Definition of gurn in English:

gurn

(also girn)

verb

[NO OBJECT]
  • 1British Pull a grotesque face.

    • ‘With her pointy-witch proboscis, she gurns and sneers at her audience like a ringmaster gripped by mad cow disease.’
    • ‘It's surprising then that the it's the Jelly who take to the stage with dark grinding guitars leaving the pill poppers gurning uncomfortably.’
    • ‘There's no sound, just a face looking down, as though into a toilet or a bowl of water, gurning and grimacing.’
    • ‘So when a dispute arose over whether Ecstasy is really bad for you, the legions of E users gloated and gurned at the idea.’
    • ‘Of course, he took it as a compliment, gurning and looking around to see if anybody else had seen what he'd done.’
    • ‘They take a really unpleasant photo of you with the world's cheapest digital camera and edit it so that it makes you look like you're gurning, then they laugh and show it to their friends before printing it onto your pass.’
    • ‘But though they blethered and and grumbled and girned at him, they forgot it all soon enough and laughed about his nonsense.’
    • ‘They're gurning in the aisles of the town tackle shops.’
    • ‘She keeps grinning and gurning at me like she's deranged, like she's going to murder me or something.’
    • ‘It's funny how many people gurn when confronted by a camera.’
    • ‘My love for Jennifer revolves around the fact that she gurns.’
    • ‘I sat on the floor while people gurned and danced around my head, and I unwrapped my clingfilm sandwiches.’
    • ‘Did you know it's now officially impossible to use the word ‘blimey’ without seeing Russell Brand gurning at a camera in the BB studio?’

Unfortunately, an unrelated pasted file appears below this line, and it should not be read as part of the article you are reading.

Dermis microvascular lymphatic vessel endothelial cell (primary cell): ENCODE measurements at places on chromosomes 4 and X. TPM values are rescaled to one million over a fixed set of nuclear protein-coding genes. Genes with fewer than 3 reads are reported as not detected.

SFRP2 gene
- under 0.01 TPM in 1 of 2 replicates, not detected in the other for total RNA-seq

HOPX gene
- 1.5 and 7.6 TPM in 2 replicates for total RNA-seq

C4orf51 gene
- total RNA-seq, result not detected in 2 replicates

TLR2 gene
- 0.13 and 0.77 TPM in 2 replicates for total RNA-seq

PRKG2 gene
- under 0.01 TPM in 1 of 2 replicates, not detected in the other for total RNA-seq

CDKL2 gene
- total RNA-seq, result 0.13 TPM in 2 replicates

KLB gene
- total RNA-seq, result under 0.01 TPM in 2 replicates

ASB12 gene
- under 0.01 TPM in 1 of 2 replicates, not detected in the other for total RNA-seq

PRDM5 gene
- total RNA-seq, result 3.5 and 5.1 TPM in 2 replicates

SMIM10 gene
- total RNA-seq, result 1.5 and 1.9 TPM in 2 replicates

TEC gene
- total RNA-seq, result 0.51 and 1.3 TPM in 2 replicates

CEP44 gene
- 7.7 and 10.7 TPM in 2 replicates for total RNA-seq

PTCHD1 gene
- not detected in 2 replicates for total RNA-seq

• ‘There's no loony-haired maniac gurning in a murky tunnel this time around; no prowling cat's eyed gargantuan ripping out raps menacingly.’
    • ‘He bowled superbly and the photos of us on the balcony, Freddie gurning, tell you how desperate we were to win and how close we came to losing.’
    • ‘Some people gurn and grimace and pull strange faces whenever a camera is waved near them, as if being caught without making a face would be somehow sneaky.’
    • ‘They flashed an actual police car, and gurned at each other, falling around laughing.’
    • ‘Why did they drag a sick man from his hospital bed on Easter Day, dress him in white, wheel him to his balcony window, then leave him for ten minutes to gurn uncontrollably at the assembled crowds below?’
    • ‘Walk on and you find more of those signposts with the boy's face, and in the last ground floor room two walls of gridded photographs of the head of Horn's niece, variously smiling, grinning and girning.’
    • ‘Finally I had my chance, with Freddie loitering around the corals below me, gurning for all he was worth.’
    scowl, frown, sneer, pout, wince, glower, lour
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  • 2Scottish Irish Complain peevishly.

    • ‘Instead of girning about Westminster we girn about Holyrood.’
    • ‘Although what he's got to girn about is anyone's guess.’
    • ‘We are sleepwalking through a consumerist theme-park, girning about the government.’
    • ‘Instead of girning about London, the Scots now girn about Holyrood.’
    complain, moan, mutter, grumble, grouse, groan, grouch, growl, carp, bleat, whine, object, make a fuss
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Origin

Early 20th century: dialect variant of grin.

Pronunciation

gurn

/ɡəːn/